Authored by Richard Hogg
Following on from part 1, we continue to look at the theme of sanctions...
So, how was our transformation phasing viewed?
On first draft review by the appropriate supply department representative – we were knocked back – and had to completely re-work the entire piece overnight. And translate. And reverse the slides right to left. And print.
Basically, rework everything.
Whilst our initial phasing of savings opportunities and short-term process efficiencies was lovely, they were of no real interest. The procurement and supplies team were most excited about improving their reputations, at an organizational, departmental and critically personal level.
Their main question was: “As we’re moving towards the relaxation of sanctions - how do we prove to the local, regional and global supplier community we’re working against corruption, favouritism and generally raising the desire of suppliers, indeed any supplier, to do business with us?”
Many of the team had undergone CIPS, Masters Degrees and other executive training in the UK and European countries, but were embarrassed by how restricted they were by the sanctions to deliver quality work and be treated with respect.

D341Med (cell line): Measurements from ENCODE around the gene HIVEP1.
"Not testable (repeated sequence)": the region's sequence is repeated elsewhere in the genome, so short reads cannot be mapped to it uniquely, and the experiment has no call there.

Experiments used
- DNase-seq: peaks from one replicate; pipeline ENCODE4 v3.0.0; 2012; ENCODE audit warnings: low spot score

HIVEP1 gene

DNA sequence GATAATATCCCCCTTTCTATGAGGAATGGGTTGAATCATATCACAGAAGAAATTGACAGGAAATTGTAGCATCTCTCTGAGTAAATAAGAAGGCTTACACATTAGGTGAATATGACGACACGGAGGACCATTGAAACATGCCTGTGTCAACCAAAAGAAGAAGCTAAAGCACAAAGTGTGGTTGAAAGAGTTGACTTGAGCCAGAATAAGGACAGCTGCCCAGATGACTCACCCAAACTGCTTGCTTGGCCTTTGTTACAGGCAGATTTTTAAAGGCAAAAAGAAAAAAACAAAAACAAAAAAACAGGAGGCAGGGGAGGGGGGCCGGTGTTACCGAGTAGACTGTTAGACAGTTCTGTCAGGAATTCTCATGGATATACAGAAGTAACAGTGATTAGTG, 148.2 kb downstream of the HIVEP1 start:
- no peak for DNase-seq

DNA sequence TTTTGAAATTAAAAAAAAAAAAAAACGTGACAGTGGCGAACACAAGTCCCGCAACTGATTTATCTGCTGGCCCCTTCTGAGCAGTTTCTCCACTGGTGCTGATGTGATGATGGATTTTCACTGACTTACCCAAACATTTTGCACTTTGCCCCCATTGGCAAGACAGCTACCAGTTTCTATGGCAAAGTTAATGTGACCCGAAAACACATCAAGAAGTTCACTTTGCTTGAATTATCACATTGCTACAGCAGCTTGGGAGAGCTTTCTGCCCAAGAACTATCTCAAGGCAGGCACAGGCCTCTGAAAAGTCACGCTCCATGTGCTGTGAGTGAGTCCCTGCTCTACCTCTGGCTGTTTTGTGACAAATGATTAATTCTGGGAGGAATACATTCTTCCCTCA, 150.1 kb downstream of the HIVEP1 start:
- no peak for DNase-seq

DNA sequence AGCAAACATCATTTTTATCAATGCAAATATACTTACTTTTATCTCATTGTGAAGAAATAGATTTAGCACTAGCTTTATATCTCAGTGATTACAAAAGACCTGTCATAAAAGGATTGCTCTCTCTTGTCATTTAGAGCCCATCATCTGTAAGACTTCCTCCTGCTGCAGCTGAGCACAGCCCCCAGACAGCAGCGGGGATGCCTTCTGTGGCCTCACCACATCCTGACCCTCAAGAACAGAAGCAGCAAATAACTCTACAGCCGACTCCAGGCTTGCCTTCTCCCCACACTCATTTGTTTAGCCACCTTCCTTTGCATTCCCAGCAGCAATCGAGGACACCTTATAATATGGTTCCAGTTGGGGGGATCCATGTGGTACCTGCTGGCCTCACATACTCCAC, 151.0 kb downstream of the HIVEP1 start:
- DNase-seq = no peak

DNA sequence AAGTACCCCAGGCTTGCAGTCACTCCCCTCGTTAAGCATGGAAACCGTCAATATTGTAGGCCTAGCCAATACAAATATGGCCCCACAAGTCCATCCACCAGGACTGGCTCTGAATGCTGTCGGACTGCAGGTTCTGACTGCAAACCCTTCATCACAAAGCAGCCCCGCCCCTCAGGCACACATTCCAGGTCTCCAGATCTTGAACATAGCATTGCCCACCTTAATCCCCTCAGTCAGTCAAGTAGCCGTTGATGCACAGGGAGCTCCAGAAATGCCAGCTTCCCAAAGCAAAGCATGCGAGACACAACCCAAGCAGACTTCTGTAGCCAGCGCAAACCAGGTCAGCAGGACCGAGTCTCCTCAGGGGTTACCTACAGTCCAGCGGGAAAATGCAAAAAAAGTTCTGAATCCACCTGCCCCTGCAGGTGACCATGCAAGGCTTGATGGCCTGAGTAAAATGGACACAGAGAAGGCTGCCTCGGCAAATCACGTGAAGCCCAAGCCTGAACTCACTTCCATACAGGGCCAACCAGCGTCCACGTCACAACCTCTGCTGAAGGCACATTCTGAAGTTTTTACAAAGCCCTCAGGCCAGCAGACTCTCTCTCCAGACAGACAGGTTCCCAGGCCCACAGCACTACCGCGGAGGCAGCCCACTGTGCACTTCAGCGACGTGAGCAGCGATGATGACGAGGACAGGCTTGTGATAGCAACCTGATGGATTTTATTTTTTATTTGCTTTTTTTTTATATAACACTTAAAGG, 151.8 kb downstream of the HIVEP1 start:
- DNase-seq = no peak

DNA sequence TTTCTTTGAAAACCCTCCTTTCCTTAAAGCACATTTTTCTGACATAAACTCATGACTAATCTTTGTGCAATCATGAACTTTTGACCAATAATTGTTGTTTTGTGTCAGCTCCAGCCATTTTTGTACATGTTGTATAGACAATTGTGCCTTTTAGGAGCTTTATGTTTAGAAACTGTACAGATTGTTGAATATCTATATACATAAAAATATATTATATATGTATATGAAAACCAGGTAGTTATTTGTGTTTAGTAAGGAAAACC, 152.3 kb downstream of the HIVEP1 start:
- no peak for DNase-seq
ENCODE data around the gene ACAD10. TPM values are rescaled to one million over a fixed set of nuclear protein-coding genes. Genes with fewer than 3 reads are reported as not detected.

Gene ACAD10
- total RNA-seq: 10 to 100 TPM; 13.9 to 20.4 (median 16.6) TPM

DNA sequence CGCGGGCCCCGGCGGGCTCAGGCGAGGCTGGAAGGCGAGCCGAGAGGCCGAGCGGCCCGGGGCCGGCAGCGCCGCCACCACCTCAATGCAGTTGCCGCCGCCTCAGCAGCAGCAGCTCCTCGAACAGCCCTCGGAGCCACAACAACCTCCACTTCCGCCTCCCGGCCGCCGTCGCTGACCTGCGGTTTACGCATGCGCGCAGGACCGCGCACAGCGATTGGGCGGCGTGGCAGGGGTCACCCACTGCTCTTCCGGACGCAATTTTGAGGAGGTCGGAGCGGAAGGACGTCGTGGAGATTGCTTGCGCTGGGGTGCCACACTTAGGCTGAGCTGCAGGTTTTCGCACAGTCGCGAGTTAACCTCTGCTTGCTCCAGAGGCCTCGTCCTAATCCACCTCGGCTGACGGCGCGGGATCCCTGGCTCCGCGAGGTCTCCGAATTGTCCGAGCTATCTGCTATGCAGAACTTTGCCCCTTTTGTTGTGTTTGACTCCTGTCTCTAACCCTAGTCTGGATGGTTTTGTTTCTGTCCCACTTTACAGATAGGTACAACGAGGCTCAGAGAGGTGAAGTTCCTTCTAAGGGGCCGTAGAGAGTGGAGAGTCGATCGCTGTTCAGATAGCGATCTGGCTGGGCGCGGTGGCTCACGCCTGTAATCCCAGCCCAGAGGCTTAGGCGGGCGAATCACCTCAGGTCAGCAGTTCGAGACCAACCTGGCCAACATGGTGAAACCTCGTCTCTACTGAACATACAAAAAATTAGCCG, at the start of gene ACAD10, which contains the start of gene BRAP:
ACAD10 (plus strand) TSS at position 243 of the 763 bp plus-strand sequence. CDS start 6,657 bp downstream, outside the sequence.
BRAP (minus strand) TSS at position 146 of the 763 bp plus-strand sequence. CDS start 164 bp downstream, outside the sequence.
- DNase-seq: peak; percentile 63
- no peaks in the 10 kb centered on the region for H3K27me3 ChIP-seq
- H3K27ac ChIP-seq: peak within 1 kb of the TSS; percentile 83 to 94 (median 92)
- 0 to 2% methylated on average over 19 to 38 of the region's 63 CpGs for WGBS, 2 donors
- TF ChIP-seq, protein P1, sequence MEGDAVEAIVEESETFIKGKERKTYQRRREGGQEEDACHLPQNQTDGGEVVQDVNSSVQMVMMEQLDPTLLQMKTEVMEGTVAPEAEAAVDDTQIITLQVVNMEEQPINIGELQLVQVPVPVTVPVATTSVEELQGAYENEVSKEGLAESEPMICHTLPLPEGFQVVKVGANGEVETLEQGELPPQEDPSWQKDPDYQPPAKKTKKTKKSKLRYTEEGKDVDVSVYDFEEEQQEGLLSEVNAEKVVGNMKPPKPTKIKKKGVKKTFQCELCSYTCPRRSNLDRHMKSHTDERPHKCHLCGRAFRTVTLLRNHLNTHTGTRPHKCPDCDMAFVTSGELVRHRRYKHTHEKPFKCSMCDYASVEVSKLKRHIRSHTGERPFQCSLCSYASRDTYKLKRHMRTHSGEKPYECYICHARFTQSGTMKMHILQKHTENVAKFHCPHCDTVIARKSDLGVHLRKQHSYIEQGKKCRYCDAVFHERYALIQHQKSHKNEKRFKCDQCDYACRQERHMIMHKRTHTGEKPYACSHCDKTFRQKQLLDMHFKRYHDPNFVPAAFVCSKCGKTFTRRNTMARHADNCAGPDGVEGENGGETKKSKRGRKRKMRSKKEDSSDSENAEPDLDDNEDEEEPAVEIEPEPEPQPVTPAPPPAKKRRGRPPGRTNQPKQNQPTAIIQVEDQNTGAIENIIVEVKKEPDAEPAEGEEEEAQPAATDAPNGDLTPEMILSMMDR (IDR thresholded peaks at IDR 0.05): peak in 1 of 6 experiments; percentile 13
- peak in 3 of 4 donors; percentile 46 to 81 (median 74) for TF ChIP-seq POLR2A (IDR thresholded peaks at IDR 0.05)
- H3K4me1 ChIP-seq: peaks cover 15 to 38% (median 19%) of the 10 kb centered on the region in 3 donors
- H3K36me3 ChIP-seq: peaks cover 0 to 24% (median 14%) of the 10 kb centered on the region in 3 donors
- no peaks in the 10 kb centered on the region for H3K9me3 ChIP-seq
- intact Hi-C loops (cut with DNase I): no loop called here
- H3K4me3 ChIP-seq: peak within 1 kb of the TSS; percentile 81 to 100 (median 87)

It was deflating to see genuinely professional, smart and enthusiastic procurement folk being constantly knocked back and treated as lesser individuals.
So, remember this: whether or not sanctions are appropriate or indeed commensurate in certain cases, those who are most negatively impacted by any form of trade restrictions - both professionally and personally - have very rarely had anything to do with the root cause of the problem.
As Guillaume and I learnt quickly, a little personal respect goes a very long way. It creates some long lasting relationships and memories, as well as a wider perspective we had not previously considered.